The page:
Losing the Way or Finding Yourself?

Tower Bridge at nightI had quite an evening last night. I was due to attend an Alternative Divorce Guide networking event, where I would meet other other divorce experts and do some civilised networking over cheese and wine at a very swanky London office. Sadly, Google Maps had other ideas. Tower Bridge is very beautiful at night, combined with all the other twinkling lights of the buildings overlooking the river. I was able to admire it twice, in fact, as I was directed back over it again after some torturous twists and turns. These continued all around Covent Garden and I felt a kinship with the horde of rather  bewildered-looking tourists wandering down Shaftesbury Avenue as the bossy female voice sent me down back alleys and up major roads, seemingly to no avail. The time ticked on and I was now destined to be an hour late to join my colleagues. In desperation, I turned into a small underground car park with a worrying array of very smart cars and an even more worrying nightly parking rate. Too late to worry about that now; I parked and rushed back up to street level to flag down a passing cab.

My journey back to the car was an altogether more leisurely affair. I love London, Nags_Head_London picespecially at night and it was fascinating to see how much Covent Garden has changed. New shops, bars, cafes, take-away street food joints and restaurants have sprung up everywhere – some so small that they are literally a hole in the wall. It made me wonder how any of them survive in such a competitive market, but then I began to get a sense that instead of worrying about the competition, the most appealing ones seemed to have simply concentrated on being quirky, authentic and true to themselves. We could all learn a lesson from that.

At first the array of choices for nightly entertainment seemed quite overwhelming. I passed theatres offering everything from Harry Potter to musicals, to old-time Agatha Christie. There were lively pubs, romantic bistros and enticing notes drifting up to street level from a basement blues bar. I started to enjoy the very variety of choices that had at first seemed so overwhelming. I felt young, adventurous and carefree again, like the free-spirited art student I was when I first lived up in London. It reminded me that at every moment in life we have choices and we can ultimately choose or create the environment that feels most suited to our mood or aspirations. It’s just that sometimes we are in so much of a hurry as we scurry through our busy lives that we forget to stop and really look around.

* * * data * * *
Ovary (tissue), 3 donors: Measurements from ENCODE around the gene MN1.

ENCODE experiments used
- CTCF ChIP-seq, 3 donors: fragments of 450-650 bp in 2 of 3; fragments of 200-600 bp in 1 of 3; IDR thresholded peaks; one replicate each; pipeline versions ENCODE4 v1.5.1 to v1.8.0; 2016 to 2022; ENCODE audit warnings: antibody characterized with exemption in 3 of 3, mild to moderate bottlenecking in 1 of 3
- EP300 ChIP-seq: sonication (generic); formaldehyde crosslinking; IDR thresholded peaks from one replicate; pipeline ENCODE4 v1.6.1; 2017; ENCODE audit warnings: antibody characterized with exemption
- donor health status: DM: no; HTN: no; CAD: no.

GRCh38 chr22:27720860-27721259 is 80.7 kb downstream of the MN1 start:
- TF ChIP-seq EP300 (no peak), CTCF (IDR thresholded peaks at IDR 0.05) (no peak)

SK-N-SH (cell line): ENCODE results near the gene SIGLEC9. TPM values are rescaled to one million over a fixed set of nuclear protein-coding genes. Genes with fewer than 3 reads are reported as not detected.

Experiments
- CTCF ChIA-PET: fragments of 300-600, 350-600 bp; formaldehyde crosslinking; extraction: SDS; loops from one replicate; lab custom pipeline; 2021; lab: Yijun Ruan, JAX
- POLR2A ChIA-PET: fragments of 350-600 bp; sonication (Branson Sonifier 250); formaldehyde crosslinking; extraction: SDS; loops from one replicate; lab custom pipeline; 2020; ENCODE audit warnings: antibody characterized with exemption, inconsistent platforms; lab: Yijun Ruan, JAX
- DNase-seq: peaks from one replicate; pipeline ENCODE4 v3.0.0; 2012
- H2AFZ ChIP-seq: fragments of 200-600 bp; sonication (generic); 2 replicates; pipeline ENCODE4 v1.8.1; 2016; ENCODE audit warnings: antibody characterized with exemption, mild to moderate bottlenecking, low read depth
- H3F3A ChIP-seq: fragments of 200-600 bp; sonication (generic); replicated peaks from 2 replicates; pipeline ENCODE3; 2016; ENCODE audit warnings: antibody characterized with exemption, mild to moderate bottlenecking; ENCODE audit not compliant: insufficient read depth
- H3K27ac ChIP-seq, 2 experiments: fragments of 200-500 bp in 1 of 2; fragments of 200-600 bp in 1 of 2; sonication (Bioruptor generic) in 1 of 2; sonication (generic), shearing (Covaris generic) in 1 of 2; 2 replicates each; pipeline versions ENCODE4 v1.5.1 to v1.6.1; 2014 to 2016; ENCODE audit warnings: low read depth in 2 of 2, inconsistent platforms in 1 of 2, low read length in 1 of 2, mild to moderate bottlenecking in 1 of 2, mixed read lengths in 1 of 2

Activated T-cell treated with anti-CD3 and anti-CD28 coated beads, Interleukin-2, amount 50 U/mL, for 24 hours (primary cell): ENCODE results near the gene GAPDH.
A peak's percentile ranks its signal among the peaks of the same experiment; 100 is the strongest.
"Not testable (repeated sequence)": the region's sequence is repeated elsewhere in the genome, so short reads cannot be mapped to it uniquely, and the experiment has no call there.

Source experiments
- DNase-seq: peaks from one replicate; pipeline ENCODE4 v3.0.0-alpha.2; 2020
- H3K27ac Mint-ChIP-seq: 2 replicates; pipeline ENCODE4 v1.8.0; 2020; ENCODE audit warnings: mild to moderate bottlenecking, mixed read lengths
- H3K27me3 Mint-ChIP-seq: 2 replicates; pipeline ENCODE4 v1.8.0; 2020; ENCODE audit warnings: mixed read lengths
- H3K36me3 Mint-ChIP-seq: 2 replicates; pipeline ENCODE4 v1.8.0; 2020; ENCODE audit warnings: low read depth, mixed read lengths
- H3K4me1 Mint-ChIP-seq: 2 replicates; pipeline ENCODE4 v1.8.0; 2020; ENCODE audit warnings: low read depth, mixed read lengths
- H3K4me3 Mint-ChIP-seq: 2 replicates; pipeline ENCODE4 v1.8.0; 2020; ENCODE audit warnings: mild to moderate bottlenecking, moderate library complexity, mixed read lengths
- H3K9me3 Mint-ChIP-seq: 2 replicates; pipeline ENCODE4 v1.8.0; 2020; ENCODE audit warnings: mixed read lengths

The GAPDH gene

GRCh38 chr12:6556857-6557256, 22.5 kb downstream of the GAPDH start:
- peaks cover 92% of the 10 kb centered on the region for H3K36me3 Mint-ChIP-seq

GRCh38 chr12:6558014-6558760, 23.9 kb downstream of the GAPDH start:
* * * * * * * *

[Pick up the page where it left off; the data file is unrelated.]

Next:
What delights have you been too busy to notice recently – and isn’t it time that you allowed yourself to lose your way for a little while in order to find yourself anew?

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Are Your Beliefs Getting in The Way of Getting What You Want?

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I had a lovely surprise today. When tidying my bookshelf in my office I happened to pick up a book I haven’t opened for a while, and flick open the cover. Inside I found £50! I am guessing that I must have hidden it there for some reason and then forgotten all about it until my lucky discovery this morning. Yet in a way I wasn’t all that surprised. You see, I believe that I always find money when I am tidying up. And you know what, it’s always true. Admittedly it’s usually coins but this isn’t the first time I’ve found a wad of notes stuffed into a pocket of a coat or bag, or tucked inside or under something else. So this is a great example of a helpful belief.

Have you met someone who holds the opposite of a helpful belief about the way life turns out for them? You might catch them saying things like “I never win anything”, or “I’m rubbish at dealing with money/cooking/art …” – fill in the blank. When we hear our children sounding so down on themselves we are quick to offer encouragement or help change that negative viewpoint. However, we often find ourselves saying things about our ex like: “It’s no good – he’ll never listen” or “it always ends up in an argument”, or “I never get my own way.” Imagine how much less likely things are to turn out for the best when you prepare yourself for a conversation by repeating that unhelpful belief!